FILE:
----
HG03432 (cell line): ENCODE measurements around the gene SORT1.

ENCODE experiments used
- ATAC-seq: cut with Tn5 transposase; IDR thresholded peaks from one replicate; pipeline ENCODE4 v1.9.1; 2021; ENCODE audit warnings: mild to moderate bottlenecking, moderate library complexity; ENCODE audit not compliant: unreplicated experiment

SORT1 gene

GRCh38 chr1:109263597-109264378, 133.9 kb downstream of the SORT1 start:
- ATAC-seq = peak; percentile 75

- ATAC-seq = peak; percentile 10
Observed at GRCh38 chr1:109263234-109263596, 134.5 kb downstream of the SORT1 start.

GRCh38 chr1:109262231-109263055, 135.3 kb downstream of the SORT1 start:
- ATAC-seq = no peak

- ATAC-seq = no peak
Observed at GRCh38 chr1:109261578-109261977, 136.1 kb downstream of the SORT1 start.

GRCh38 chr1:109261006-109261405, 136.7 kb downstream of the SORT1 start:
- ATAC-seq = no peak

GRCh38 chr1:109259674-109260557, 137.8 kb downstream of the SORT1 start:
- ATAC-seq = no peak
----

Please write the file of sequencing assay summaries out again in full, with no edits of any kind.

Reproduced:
HG03432 (cell line): ENCODE measurements around the gene SORT1.

ENCODE experiments used
- ATAC-seq: cut with Tn5 transposase; IDR thresholded peaks from one replicate; pipeline ENCODE4 v1.9.1; 2021; ENCODE audit warnings: mild to moderate bottlenecking, moderate library complexity; ENCODE audit not compliant: unreplicated experiment

SORT1 gene

GRCh38 chr1:109263597-109264378, 133.9 kb downstream of the SORT1 start:
- ATAC-seq = peak; percentile 75

- ATAC-seq = peak; percentile 10
Observed at GRCh38 chr1:109263234-109263596, 134.5 kb downstream of the SORT1 start.

GRCh38 chr1:109262231-109263055, 135.3 kb downstream of the SORT1 start:
- ATAC-seq = no peak

- ATAC-seq = no peak
Observed at GRCh38 chr1:109261578-109261977, 136.1 kb downstream of the SORT1 start.

GRCh38 chr1:109261006-109261405, 136.7 kb downstream of the SORT1 start:
- ATAC-seq = no peak

GRCh38 chr1:109259674-109260557, 137.8 kb downstream of the SORT1 start:
- ATAC-seq = no peak